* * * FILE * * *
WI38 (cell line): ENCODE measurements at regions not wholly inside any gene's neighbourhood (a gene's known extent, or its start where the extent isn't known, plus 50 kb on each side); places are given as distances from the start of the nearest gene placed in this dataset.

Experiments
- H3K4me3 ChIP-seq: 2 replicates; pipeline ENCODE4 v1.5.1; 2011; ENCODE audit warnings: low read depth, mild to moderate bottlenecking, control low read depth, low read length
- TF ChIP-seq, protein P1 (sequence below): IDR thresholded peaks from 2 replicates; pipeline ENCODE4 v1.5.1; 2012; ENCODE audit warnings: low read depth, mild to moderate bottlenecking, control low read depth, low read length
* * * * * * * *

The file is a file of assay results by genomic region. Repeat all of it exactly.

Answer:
WI38 (cell line): ENCODE measurements at regions not wholly inside any gene's neighbourhood (a gene's known extent, or its start where the extent isn't known, plus 50 kb on each side); places are given as distances from the start of the nearest gene placed in this dataset.

Experiments
- H3K4me3 ChIP-seq: 2 replicates; pipeline ENCODE4 v1.5.1; 2011; ENCODE audit warnings: low read depth, mild to moderate bottlenecking, control low read depth, low read length
- TF ChIP-seq, protein P1 (sequence below): IDR thresholded peaks from 2 replicates; pipeline ENCODE4 v1.5.1; 2012; ENCODE audit warnings: low read depth, mild to moderate bottlenecking, control low read depth, low read length